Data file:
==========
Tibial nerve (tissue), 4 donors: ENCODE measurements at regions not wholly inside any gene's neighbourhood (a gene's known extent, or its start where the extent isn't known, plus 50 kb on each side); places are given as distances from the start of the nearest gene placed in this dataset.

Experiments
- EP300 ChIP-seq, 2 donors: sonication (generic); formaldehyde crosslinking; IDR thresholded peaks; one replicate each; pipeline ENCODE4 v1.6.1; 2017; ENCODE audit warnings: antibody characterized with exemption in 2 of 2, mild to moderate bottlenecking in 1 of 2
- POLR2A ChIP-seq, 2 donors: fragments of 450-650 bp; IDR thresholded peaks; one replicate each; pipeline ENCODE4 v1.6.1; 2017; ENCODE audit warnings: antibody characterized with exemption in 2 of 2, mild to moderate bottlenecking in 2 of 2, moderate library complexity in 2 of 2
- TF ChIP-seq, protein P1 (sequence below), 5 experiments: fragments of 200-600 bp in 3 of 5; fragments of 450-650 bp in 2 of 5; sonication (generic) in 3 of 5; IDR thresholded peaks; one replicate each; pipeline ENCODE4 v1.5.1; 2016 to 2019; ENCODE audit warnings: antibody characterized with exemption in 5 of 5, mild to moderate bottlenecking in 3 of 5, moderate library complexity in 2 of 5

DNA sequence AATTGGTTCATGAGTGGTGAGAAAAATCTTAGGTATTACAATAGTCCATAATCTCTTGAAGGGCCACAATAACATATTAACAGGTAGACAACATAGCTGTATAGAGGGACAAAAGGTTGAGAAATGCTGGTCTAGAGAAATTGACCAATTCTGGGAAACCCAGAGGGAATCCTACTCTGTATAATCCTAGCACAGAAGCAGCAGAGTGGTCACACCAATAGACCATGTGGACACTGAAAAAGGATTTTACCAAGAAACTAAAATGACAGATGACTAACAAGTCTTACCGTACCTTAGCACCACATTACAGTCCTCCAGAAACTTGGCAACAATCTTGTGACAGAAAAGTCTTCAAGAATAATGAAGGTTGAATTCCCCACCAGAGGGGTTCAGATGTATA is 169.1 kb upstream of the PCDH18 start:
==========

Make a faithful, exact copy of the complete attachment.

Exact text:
Tibial nerve (tissue), 4 donors: ENCODE measurements at regions not wholly inside any gene's neighbourhood (a gene's known extent, or its start where the extent isn't known, plus 50 kb on each side); places are given as distances from the start of the nearest gene placed in this dataset.

Experiments
- EP300 ChIP-seq, 2 donors: sonication (generic); formaldehyde crosslinking; IDR thresholded peaks; one replicate each; pipeline ENCODE4 v1.6.1; 2017; ENCODE audit warnings: antibody characterized with exemption in 2 of 2, mild to moderate bottlenecking in 1 of 2
- POLR2A ChIP-seq, 2 donors: fragments of 450-650 bp; IDR thresholded peaks; one replicate each; pipeline ENCODE4 v1.6.1; 2017; ENCODE audit warnings: antibody characterized with exemption in 2 of 2, mild to moderate bottlenecking in 2 of 2, moderate library complexity in 2 of 2
- TF ChIP-seq, protein P1 (sequence below), 5 experiments: fragments of 200-600 bp in 3 of 5; fragments of 450-650 bp in 2 of 5; sonication (generic) in 3 of 5; IDR thresholded peaks; one replicate each; pipeline ENCODE4 v1.5.1; 2016 to 2019; ENCODE audit warnings: antibody characterized with exemption in 5 of 5, mild to moderate bottlenecking in 3 of 5, moderate library complexity in 2 of 5

DNA sequence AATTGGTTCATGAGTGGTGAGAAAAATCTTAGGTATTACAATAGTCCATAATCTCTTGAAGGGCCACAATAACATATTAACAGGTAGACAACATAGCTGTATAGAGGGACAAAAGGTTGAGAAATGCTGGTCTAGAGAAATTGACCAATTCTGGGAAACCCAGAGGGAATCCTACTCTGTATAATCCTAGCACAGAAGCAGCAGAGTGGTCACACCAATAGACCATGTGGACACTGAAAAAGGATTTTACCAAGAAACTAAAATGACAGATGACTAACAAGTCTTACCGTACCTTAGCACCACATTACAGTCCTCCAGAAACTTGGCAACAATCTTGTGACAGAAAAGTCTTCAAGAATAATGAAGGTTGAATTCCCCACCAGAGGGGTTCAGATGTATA is 169.1 kb upstream of the PCDH18 start: